Learn to Fly Questions
What do I have to do to learn to fly?
Welcome to the world of flying! The first thing to do is book in for a half-hour Trial Instructional Flight (TIF). This is the best way to find out if flying is for you. You will have a briefing on what is going to happen in the flight, and then go fly. A TIF gives you the opportunity to fly an aircraft to see what it is like, without having to cover too much theory. Following the TIF, you would book in for the first lesson.
Which aircraft should I use?
This is very much up to you. Our aircraft all have different characteristics and excel at different areas. The Tecnam is a very new and inexpensive aircraft, but only seats two. The Piper Warriors are larger and more powerful, but more expensive per hour. We have two Warriors, so it is more likely that one is available at any given time.
Should I pick Recreational Aviation or General Aviation?
This does not really matter. The most important thing is to find an aircraft you feel comfortable in and fly that one. Picking either system does not lock you into one or the other; you may start in one and change at any time. Recreational Aviation (RA) is limited to aircraft with two seats maximum. General Aviation (GA) aircraft do not have these limitations, however depending upon the aircraft used may be more expensive per hour.
Recreational Aviation Questions
I have a PPL/CPL. How many hours do I have to do to obtain a Recreational Pilot Certificate?
There is no minimum hours requirement. You only have to reach the appropriate standard. The main differences between GA and RA aircraft originate from the lighter weight of the latter and often superior glide characteristics. Training in Human Factors is now also required for the RA certificate, which is satisfied if you have completed a CASA exam involving Human Performance and Limitations/Human Factors.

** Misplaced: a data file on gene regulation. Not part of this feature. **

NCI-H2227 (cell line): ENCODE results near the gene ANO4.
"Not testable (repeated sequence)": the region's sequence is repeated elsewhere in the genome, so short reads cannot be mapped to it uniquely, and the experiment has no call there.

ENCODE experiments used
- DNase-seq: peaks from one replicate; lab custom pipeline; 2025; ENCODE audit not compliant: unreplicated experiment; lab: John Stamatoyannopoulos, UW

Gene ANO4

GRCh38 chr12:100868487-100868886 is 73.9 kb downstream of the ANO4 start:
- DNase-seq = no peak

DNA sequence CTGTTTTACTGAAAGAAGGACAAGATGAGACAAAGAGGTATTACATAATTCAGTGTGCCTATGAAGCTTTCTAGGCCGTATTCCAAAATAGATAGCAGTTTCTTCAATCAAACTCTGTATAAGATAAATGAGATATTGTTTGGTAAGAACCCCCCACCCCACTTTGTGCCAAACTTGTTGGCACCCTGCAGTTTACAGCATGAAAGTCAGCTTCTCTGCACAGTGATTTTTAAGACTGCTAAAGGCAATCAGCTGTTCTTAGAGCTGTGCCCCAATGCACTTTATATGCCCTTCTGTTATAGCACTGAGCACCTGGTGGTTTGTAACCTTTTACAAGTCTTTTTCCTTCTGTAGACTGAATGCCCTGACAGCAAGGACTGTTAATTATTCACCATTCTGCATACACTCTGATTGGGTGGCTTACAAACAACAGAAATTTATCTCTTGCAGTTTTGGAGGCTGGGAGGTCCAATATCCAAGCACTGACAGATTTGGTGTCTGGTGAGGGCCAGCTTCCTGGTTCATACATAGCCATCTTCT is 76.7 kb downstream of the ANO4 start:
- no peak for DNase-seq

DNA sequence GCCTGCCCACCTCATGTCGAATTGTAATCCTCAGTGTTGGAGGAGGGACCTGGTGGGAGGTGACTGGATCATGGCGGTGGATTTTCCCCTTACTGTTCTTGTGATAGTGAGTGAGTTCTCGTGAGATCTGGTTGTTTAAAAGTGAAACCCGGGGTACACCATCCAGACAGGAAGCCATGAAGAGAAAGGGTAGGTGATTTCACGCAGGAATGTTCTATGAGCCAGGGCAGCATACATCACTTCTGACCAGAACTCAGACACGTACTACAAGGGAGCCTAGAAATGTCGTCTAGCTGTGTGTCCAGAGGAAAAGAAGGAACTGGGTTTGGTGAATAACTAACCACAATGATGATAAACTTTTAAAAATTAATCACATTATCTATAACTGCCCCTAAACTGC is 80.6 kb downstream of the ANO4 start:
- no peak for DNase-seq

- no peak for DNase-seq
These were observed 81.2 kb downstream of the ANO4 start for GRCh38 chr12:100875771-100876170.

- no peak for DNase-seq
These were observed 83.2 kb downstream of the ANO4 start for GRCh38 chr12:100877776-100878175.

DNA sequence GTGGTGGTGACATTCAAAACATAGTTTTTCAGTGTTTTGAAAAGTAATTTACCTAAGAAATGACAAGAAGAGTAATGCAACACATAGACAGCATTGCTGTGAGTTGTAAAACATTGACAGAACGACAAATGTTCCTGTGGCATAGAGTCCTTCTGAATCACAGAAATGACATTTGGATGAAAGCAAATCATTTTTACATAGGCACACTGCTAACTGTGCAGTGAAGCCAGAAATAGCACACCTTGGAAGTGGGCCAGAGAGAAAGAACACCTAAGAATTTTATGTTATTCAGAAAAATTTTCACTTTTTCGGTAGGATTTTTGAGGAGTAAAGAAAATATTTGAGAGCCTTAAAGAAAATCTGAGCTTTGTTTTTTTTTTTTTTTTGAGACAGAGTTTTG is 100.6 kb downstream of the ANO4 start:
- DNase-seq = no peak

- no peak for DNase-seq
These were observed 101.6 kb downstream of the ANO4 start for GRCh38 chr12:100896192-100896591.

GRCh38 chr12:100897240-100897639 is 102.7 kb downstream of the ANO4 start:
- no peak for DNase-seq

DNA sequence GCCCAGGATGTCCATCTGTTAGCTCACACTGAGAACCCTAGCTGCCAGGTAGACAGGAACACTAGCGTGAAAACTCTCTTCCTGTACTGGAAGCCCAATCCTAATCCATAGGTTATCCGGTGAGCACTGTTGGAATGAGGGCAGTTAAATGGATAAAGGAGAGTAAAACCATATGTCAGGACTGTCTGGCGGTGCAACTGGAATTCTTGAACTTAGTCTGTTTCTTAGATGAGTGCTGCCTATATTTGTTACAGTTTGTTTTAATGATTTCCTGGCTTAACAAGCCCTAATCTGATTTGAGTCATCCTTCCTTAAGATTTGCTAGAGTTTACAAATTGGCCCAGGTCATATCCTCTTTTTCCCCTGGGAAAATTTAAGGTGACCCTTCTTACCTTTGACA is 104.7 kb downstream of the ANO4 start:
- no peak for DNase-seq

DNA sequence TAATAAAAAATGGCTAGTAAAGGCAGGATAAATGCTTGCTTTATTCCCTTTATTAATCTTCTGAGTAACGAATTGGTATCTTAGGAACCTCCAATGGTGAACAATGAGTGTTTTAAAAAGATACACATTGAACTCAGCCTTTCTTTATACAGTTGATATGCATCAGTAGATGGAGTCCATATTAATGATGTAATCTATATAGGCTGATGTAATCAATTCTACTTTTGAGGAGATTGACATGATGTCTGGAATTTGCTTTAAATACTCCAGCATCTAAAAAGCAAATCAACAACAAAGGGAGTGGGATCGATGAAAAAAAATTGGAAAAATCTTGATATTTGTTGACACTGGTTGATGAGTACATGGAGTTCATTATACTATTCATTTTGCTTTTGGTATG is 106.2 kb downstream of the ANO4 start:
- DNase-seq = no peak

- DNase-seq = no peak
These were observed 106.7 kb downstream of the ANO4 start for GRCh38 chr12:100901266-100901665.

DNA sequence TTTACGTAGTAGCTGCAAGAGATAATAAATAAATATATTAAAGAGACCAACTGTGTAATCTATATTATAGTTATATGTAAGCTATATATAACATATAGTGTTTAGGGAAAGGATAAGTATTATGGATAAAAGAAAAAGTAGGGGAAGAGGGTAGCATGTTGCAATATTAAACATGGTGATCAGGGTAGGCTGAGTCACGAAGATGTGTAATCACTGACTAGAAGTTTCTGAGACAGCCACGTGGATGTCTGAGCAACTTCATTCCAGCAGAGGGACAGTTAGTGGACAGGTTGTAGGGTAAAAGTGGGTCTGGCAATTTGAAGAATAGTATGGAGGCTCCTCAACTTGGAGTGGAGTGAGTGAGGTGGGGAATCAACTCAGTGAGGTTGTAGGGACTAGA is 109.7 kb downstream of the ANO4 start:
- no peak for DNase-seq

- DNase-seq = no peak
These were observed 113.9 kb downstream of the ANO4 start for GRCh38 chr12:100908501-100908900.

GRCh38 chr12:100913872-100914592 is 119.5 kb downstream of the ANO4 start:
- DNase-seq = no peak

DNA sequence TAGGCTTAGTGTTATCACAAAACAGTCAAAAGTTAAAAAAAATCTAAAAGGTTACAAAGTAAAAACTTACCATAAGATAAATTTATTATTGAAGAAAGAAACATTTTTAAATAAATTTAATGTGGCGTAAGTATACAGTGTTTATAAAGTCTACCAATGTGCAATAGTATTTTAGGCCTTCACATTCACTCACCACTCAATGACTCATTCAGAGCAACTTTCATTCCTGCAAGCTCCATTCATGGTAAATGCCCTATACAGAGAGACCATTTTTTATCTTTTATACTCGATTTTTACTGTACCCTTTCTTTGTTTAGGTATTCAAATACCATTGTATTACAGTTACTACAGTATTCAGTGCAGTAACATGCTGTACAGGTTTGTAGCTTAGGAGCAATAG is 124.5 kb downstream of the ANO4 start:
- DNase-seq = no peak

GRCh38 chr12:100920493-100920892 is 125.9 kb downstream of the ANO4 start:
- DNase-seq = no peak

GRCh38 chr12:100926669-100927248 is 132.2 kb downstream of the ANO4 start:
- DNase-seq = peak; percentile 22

Do the flight hours in training for a Recreational Pilot Certificate count towards a Private Pilot Licence if I wish to obtain one later?
Yes, the RA hours count towards the CASA administered Recreational and Private Pilot Licences (RPL or PPL). This is specified in CASR 61.475. In addition, if you have already obtained an RA Pilot Certificate, you may also be granted an RPL from CASA, and fly aircraft weighing (MTOW) up to 1500kg. This will be subject to holding a security clearance (see below), medical and conducting a flight review. This is specified in CASR 61.480.
Where am I allowed to fly if I have an RA Pilot Certificate?
You can fly anywhere in Australia except controlled airspace (A, B or C airspace) and the usual restricted and prohibited areas that apply to all licences. If you also have RPL Controlled Aerodrome/Airspace endorsements or higher and a current medical certificate and flight review, you can also fly RA aircraft in controlled airspace.
What is the difference between a Recreational Pilot Certificate and a Recreational Pilot Licence?
A Recreational Pilot Certificate is issued by RAA and permits a pilot to fly in an RA-registered aircraft outside controlled airspace. The certificate can have a cross-country endorsement attached so that the pilot can fly beyond 25nm from the take-off aerodrome. A Recreational Pilot Licence is issued by CASA and allows a pilot to fly a GA-registered aircraft up to 1500kg. The licence can have endorsements attached for navigation (beyond 25nm from take-off aerodrome), controlled airspace, controlled airfield or flight radio. This is expected be be a confusing point for years to come. Remember, a certificate lets you fly an aeroplane with numbers on the side and a licence an aeroplane with letters on the side. One does not let you fly the other without completing the necessary paperwork and flying until deemed competent.
Do I use the same pilot logbook for RA and GA?
Yes, and both RA and GA hours are recorded on the same page in sequence. The certification and endorsement pages in the front are used by both systems.